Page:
In the normal course of things this isn't a problem, of course - even strings requiring hundreds of megs are rare.


1 I believe the implementation of StringBuilder actually changed in .NET 4 to use fragments in some situations - but I don't know the details. So it may not always need contiguous memory while still in builder form... but it would if you ever called ToString.

Check that you are building a 64-bit process, and not a 32-bit one, which is the default compilation mode of Visual Studio. To do this, right click on your project, Properties -> Build -> platform target : x64. As any 32-bit process, Visual Studio applications compiled in 32-bit have a virtual memory limit of 2GB.

64-bit processes do not have this limitation, as they use 64-bit pointers, so their theoretical maximum address space (the size of their virtual memory) is 16 exabytes (2^64). In reality, Windows x64 limits the virtual memory of processes to 8TB. The solution to the memory limit problem is then to compile in 64-bit.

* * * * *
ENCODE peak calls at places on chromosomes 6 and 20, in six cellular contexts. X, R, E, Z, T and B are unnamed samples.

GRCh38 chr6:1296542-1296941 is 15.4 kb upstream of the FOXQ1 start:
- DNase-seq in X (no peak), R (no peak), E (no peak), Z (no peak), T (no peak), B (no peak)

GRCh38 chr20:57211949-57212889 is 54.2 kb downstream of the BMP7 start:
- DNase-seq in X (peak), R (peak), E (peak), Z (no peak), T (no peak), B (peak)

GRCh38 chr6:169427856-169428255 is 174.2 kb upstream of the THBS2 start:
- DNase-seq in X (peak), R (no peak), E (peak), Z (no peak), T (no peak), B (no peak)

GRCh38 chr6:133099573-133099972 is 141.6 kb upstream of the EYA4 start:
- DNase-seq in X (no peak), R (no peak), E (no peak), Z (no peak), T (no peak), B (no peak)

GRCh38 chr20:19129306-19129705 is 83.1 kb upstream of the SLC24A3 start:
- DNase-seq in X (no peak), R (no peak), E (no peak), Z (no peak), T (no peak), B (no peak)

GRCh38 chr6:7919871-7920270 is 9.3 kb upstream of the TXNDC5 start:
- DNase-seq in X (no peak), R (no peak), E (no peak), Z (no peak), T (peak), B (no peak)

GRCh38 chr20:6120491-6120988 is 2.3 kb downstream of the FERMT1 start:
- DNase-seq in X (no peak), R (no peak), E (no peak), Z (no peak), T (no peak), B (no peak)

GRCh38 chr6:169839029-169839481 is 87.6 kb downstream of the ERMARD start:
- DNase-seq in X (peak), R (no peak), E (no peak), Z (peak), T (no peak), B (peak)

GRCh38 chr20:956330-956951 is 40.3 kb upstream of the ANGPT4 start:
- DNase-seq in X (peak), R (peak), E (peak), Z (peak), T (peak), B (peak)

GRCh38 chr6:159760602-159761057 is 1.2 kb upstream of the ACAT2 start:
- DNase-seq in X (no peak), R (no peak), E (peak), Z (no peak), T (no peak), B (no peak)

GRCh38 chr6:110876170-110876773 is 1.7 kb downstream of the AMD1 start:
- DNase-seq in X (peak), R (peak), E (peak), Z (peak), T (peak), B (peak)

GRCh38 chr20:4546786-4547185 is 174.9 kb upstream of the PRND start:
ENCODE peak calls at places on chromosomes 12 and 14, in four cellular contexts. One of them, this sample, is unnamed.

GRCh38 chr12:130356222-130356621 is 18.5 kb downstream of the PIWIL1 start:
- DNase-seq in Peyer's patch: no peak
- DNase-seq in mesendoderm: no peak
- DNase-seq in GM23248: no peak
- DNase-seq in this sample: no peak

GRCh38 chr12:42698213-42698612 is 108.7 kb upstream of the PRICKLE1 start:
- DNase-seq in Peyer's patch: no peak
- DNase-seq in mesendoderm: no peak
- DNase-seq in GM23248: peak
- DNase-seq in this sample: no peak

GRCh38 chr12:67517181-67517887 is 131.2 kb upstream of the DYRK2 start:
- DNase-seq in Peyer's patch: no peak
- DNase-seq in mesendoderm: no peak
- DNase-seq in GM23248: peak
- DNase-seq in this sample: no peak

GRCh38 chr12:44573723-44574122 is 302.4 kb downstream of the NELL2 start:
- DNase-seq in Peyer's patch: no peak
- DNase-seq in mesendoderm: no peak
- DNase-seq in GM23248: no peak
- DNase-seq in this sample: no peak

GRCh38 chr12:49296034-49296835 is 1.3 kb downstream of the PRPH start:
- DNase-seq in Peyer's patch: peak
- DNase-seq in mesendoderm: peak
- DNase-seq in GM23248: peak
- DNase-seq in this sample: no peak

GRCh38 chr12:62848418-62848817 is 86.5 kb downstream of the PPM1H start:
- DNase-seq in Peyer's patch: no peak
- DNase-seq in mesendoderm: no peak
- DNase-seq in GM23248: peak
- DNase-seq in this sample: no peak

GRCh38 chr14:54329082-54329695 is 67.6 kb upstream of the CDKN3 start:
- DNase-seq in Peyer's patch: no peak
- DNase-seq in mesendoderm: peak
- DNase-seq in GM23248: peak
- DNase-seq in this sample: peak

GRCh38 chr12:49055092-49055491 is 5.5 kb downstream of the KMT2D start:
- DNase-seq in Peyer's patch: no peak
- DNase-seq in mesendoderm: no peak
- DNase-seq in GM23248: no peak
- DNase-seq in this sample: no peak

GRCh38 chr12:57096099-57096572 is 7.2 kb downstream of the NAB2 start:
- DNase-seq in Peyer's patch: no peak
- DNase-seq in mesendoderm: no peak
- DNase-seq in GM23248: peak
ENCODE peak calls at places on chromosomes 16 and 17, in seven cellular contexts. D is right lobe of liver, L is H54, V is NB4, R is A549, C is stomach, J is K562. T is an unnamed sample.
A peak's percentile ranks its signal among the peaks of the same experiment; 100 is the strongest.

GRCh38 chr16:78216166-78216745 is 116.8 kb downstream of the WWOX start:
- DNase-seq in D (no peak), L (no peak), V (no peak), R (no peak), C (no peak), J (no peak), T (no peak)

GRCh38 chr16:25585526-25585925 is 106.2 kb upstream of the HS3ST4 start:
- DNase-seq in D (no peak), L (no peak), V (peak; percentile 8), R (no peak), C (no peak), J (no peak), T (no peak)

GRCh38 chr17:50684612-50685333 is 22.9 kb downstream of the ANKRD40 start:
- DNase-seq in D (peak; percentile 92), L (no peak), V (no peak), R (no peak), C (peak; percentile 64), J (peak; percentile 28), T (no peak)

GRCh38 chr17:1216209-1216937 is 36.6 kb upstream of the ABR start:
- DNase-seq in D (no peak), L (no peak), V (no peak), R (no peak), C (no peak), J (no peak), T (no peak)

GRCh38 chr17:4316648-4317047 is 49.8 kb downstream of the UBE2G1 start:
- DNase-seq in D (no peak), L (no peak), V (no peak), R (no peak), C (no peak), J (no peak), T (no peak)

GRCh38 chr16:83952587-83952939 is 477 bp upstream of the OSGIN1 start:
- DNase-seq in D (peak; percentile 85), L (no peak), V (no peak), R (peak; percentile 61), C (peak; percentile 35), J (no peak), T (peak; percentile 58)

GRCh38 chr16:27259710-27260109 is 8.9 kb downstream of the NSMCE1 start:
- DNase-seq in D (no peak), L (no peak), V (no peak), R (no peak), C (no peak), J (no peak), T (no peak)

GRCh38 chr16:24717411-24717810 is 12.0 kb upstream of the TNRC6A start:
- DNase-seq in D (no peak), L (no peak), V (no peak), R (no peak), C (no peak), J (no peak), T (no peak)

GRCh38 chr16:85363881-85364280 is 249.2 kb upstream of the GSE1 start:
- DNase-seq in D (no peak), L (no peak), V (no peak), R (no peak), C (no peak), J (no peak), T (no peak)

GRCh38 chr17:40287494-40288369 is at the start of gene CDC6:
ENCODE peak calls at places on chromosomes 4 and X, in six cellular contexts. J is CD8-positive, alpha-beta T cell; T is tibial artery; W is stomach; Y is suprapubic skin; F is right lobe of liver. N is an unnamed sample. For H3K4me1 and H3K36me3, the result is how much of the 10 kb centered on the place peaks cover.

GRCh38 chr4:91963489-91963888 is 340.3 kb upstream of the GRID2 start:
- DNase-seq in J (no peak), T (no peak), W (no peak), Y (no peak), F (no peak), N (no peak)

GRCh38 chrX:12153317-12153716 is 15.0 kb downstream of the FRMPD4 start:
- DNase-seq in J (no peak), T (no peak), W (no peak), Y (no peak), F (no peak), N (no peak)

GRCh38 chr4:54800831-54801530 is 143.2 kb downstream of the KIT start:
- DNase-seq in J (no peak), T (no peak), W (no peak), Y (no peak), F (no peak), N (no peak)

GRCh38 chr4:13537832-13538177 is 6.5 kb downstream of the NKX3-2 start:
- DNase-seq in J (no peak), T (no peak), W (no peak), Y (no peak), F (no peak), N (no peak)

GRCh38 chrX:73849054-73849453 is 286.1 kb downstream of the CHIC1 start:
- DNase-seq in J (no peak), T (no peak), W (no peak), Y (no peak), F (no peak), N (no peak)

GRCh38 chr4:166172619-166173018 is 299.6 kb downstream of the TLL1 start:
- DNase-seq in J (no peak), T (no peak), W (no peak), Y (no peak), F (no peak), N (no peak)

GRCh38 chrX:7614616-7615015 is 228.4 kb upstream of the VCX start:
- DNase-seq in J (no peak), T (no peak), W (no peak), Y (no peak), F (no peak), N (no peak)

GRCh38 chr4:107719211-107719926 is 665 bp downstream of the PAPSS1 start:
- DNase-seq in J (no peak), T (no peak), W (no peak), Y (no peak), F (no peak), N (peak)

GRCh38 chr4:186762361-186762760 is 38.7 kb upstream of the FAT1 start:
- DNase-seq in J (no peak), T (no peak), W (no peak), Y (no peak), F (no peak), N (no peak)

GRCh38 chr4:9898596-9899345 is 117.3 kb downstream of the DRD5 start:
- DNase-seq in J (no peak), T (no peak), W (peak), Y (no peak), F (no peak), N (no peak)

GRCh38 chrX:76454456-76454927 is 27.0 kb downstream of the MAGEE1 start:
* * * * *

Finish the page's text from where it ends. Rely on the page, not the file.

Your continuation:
However, object’s size in .NET is still limited to 2GB, by default. You will be able to create several arrays whose combined size will be greater than 2GB, but you cannot by default create arrays bigger than 2GB. Hopefully, if you still want to create arrays bigger than 2GB, you can do it by adding the following code to you app.config file:

<configuration>
  <runtime>
    <gcAllowVeryLargeObjects enabled="true" />
  </runtime>
</configuration>

First, I would like to mention that what we are discussing here is not real permutations, but so called n-tuples or permutations with repetition - Wikipedia.

Second, regarding the System.OutOfMemoryException when generating permutations, I think we all agree that the result should not be stored in a list, but provided as enumerable which will allow applying filtering and consuming (eventually storing) only the ones in interest.

In that regard the LINQ solution provided by @juharr is performing very well. So my goals are to minimize the intermediary memory allocations, including string concatenations and also to end up with a more general and faster solution.

In order to do that, I need to take some hard design decision. The signature of the general function I'm talking about will look like this

public static IEnumerable<T[]> RepeatingPermutations<T>(this T[] set, int N)